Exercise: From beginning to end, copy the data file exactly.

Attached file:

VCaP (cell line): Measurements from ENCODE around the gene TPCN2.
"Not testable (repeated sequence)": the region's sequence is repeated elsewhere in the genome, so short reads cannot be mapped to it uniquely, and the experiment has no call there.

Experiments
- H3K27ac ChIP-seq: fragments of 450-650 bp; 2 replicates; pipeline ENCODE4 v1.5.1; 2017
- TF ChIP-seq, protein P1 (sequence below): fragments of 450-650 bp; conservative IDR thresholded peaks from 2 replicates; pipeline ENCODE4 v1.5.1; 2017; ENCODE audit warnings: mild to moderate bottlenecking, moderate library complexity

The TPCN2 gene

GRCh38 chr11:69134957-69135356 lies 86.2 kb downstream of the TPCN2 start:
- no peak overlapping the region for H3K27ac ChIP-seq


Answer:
VCaP (cell line): Measurements from ENCODE around the gene TPCN2.
"Not testable (repeated sequence)": the region's sequence is repeated elsewhere in the genome, so short reads cannot be mapped to it uniquely, and the experiment has no call there.

Experiments
- H3K27ac ChIP-seq: fragments of 450-650 bp; 2 replicates; pipeline ENCODE4 v1.5.1; 2017
- TF ChIP-seq, protein P1 (sequence below): fragments of 450-650 bp; conservative IDR thresholded peaks from 2 replicates; pipeline ENCODE4 v1.5.1; 2017; ENCODE audit warnings: mild to moderate bottlenecking, moderate library complexity

The TPCN2 gene

GRCh38 chr11:69134957-69135356 lies 86.2 kb downstream of the TPCN2 start:
- no peak overlapping the region for H3K27ac ChIP-seq